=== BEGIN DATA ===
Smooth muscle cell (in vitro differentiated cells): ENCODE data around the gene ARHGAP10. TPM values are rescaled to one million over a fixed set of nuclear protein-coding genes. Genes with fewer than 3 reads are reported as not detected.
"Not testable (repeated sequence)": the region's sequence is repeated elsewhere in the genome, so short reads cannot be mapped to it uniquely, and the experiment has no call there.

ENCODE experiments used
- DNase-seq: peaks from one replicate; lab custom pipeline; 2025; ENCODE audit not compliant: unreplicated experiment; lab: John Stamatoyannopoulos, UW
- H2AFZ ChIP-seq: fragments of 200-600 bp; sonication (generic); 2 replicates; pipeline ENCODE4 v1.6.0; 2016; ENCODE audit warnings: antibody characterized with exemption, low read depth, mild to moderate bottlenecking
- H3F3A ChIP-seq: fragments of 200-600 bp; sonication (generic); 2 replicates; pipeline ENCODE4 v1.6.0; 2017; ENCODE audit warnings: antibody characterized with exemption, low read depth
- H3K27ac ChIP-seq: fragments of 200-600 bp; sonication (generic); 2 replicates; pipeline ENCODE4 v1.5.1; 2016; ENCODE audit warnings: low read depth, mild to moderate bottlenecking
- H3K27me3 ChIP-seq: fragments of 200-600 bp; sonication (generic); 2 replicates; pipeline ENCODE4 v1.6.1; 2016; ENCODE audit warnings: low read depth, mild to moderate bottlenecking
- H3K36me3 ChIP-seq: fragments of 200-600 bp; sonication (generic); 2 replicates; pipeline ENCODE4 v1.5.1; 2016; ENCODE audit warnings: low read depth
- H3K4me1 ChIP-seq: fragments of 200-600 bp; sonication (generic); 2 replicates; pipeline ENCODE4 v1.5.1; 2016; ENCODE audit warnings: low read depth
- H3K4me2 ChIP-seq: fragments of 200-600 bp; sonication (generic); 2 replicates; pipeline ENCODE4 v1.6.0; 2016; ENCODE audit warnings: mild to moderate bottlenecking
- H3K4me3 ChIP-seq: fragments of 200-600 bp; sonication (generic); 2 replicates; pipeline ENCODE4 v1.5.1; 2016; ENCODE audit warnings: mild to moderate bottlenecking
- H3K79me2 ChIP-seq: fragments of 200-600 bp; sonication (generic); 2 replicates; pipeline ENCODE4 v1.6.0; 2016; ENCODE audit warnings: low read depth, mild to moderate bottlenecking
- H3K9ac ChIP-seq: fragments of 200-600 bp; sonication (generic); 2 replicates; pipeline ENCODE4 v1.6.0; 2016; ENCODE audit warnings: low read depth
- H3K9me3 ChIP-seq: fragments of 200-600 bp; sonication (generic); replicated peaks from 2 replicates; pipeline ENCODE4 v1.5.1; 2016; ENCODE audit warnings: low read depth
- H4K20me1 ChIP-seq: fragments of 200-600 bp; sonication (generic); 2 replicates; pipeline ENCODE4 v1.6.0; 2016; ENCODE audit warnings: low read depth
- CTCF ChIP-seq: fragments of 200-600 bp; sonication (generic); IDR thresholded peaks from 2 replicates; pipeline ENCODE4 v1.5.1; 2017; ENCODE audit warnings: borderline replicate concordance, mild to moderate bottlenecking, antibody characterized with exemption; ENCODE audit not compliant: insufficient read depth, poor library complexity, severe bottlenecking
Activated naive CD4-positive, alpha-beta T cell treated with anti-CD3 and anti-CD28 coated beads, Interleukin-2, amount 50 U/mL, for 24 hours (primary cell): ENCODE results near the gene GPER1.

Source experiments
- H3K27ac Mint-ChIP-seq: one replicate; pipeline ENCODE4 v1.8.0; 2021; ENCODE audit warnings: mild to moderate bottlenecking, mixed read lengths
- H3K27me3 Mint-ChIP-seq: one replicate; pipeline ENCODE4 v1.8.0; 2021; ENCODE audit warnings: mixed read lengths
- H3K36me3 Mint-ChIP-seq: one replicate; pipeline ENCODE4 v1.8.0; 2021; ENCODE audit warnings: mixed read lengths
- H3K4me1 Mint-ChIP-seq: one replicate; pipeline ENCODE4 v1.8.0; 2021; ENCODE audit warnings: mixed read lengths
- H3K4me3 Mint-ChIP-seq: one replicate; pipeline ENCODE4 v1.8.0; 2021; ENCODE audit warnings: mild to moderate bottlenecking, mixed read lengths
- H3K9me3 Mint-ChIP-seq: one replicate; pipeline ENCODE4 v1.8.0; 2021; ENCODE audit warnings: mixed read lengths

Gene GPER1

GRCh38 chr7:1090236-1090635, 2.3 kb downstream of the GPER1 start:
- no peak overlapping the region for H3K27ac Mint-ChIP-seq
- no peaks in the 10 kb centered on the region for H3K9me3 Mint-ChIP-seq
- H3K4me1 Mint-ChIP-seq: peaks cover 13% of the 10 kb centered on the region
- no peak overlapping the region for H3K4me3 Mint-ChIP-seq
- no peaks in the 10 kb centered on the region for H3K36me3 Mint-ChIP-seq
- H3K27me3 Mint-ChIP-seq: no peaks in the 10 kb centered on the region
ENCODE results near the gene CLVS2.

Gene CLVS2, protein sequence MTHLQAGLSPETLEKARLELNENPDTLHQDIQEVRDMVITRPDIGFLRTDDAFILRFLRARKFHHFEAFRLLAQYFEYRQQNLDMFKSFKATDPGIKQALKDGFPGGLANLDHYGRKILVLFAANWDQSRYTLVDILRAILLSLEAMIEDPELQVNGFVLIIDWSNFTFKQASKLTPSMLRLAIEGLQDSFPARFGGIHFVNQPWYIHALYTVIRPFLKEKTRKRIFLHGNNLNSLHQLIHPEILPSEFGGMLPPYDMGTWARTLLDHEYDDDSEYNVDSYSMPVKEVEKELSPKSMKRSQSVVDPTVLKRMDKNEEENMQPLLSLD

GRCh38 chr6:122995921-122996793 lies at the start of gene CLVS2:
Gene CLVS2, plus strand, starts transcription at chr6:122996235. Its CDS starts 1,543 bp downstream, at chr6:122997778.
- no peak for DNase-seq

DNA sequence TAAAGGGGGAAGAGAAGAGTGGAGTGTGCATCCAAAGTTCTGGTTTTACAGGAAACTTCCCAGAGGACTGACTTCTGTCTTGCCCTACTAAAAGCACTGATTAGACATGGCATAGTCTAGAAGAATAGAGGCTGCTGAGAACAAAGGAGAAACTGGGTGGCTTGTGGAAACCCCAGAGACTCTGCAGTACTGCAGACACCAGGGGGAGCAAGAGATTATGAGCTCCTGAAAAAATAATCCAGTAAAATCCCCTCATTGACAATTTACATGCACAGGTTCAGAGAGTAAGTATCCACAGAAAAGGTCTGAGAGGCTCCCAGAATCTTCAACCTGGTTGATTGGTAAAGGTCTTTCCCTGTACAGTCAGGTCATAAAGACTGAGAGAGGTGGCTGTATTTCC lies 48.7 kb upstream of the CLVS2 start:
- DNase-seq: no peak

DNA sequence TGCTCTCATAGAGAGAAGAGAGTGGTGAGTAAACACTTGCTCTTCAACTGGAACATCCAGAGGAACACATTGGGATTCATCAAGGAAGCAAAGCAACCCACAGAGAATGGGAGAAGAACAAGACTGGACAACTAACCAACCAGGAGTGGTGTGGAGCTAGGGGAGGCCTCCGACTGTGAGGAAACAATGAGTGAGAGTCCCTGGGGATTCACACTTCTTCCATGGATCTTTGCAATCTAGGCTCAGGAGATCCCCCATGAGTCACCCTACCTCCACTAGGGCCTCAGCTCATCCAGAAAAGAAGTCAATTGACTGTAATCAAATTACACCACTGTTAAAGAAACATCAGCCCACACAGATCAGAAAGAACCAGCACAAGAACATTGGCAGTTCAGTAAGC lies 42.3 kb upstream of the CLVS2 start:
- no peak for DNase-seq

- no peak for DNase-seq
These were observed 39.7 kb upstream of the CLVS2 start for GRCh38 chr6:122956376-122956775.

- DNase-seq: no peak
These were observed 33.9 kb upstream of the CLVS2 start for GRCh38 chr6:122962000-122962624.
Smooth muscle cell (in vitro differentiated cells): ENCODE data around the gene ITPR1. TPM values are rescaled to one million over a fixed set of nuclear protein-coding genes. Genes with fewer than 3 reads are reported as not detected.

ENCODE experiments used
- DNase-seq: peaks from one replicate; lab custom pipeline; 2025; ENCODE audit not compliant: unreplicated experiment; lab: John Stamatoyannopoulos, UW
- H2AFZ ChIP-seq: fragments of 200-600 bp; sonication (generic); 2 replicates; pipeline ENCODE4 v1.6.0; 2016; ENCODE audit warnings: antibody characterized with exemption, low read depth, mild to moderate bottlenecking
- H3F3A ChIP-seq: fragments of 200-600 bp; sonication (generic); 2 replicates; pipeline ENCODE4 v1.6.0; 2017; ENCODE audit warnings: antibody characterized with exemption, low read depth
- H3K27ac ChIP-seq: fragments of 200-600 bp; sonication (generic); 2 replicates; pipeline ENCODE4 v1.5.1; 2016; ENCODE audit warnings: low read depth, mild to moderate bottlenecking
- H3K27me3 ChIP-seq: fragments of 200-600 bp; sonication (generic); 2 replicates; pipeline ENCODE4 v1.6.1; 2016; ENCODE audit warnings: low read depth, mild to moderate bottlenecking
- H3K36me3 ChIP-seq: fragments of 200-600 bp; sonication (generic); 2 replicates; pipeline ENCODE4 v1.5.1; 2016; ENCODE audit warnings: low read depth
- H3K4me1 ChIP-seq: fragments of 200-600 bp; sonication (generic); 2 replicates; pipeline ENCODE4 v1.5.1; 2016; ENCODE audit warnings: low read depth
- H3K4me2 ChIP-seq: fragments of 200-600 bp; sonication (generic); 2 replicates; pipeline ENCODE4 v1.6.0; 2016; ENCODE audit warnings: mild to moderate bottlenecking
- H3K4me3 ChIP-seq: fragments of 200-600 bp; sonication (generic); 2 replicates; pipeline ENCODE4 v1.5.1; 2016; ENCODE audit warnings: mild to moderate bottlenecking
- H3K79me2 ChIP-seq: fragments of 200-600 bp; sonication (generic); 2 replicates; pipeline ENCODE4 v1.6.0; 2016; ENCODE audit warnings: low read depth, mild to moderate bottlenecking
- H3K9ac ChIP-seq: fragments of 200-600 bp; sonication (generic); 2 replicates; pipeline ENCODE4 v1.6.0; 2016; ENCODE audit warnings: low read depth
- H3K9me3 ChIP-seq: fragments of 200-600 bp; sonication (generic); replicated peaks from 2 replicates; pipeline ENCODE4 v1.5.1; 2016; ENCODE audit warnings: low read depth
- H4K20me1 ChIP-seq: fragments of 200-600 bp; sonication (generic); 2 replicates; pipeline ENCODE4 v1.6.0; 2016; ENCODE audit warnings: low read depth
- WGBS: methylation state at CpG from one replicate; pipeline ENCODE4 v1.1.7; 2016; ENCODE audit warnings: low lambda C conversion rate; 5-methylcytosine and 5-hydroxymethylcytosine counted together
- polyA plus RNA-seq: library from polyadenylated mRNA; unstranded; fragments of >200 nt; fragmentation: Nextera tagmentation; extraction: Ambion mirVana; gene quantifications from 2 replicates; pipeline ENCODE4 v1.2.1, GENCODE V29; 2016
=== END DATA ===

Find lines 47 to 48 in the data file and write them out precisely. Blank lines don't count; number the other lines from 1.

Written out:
Smooth muscle cell (in vitro differentiated cells): ENCODE data around the gene ITPR1. TPM values are rescaled to one million over a fixed set of nuclear protein-coding genes. Genes with fewer than 3 reads are reported as not detected.

ENCODE experiments used